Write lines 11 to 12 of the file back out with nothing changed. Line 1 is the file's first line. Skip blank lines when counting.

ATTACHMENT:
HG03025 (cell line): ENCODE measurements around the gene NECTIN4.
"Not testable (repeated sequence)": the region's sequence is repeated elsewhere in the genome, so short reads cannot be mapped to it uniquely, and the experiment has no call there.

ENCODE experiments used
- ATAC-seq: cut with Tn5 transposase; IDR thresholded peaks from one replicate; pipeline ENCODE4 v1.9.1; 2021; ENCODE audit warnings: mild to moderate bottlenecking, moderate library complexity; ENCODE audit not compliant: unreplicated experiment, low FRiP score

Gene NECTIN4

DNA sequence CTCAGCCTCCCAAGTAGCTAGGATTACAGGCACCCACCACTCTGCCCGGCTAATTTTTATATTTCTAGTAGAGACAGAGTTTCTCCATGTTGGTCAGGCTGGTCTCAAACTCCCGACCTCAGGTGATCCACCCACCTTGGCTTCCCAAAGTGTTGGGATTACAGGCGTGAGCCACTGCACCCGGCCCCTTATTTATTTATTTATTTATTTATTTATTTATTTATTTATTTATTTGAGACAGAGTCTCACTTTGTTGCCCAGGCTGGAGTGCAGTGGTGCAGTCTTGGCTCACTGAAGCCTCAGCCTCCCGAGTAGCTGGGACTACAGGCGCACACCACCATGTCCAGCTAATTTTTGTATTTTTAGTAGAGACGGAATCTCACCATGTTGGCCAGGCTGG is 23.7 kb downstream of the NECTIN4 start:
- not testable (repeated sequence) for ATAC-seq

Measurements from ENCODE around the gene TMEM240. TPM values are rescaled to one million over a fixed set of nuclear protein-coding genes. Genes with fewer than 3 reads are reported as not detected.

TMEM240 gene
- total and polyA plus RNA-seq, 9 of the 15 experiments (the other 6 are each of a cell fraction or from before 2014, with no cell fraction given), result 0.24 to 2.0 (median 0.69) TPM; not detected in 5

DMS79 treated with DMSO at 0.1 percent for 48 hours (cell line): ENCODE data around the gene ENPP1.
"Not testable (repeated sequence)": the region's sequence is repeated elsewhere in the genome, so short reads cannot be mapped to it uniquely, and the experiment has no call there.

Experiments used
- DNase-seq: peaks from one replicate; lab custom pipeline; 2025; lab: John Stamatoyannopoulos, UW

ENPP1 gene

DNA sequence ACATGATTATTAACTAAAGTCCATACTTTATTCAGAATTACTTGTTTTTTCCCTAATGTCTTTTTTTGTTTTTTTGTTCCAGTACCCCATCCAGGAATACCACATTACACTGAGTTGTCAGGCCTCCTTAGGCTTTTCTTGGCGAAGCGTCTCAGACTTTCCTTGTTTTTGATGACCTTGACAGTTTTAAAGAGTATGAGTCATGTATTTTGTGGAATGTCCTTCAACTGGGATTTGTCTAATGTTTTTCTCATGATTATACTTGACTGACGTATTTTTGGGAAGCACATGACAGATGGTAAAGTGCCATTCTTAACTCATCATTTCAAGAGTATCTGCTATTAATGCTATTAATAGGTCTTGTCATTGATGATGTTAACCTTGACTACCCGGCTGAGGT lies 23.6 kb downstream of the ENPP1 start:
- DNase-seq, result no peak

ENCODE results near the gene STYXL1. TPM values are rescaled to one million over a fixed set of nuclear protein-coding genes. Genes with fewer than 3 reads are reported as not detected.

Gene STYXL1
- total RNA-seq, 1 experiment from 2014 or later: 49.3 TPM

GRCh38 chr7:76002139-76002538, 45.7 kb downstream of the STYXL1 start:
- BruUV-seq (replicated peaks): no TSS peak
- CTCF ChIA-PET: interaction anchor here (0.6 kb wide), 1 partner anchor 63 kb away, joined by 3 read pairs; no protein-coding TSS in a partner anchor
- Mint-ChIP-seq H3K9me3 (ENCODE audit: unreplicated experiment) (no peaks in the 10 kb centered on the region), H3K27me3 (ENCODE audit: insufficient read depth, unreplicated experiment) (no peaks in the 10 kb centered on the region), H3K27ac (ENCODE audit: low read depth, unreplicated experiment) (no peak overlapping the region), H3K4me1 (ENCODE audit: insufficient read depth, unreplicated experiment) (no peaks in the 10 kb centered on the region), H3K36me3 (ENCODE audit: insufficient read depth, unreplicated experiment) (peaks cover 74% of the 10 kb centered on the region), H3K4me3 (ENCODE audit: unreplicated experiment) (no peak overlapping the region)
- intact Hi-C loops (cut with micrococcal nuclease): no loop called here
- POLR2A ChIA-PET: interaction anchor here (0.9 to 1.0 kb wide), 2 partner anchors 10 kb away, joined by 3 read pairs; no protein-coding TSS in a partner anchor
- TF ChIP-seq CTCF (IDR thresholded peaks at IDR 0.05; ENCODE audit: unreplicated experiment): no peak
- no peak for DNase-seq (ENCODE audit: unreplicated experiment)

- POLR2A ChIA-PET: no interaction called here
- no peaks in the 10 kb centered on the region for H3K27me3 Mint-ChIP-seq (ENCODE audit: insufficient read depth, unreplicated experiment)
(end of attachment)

DMS79 treated with DMSO at 0.1 percent for 48 hours (cell line): ENCODE data around the gene ENPP1.
"Not testable (repeated sequence)": the region's sequence is repeated elsewhere in the genome, so short reads cannot be mapped to it uniquely, and the experiment has no call there.